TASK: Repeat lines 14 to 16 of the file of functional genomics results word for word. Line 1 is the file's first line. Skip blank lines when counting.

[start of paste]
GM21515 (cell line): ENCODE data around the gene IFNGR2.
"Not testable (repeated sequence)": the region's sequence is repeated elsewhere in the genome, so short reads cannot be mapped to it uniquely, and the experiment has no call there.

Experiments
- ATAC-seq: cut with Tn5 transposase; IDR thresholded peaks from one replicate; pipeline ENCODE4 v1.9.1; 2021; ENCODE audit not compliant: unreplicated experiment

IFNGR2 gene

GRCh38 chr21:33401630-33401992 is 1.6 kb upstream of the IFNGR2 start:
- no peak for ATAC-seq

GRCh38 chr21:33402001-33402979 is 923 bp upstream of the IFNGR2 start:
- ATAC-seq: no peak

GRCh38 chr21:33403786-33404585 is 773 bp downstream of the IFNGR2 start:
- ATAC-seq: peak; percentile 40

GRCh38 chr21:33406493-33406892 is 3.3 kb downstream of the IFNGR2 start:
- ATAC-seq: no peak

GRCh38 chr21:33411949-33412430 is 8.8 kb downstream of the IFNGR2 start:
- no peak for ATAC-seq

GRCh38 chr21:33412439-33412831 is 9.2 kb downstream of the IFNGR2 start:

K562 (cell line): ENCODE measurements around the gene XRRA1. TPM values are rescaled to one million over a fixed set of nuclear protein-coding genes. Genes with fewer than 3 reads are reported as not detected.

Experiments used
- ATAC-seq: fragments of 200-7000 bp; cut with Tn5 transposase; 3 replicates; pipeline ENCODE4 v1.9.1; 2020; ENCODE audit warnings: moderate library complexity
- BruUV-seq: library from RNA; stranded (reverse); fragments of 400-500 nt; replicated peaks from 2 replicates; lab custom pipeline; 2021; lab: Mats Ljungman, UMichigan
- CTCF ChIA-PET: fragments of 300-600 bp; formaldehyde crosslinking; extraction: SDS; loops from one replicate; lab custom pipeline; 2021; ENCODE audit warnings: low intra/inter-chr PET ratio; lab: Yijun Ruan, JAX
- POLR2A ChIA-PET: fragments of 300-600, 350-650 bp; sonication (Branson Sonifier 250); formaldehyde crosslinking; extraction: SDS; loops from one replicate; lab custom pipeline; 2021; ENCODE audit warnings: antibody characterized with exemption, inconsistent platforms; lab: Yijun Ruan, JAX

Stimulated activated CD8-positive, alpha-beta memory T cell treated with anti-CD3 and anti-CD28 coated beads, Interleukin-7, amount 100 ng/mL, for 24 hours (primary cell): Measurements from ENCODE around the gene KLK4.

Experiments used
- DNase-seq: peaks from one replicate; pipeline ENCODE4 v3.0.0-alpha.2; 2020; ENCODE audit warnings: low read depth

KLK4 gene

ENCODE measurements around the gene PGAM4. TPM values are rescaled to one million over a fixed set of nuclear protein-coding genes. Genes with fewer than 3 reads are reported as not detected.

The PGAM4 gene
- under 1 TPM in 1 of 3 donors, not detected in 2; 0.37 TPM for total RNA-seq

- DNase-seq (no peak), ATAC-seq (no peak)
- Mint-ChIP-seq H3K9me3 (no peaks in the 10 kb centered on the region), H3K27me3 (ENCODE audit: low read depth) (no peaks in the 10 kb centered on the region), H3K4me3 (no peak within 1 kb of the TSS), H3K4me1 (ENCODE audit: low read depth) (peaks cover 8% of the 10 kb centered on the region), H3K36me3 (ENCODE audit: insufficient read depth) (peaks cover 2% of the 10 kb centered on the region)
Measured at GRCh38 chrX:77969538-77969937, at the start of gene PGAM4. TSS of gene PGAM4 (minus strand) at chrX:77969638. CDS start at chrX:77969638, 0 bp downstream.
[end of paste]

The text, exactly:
GRCh38 chr21:33411949-33412430 is 8.8 kb downstream of the IFNGR2 start:
- no peak for ATAC-seq

GRCh38 chr21:33412439-33412831 is 9.2 kb downstream of the IFNGR2 start: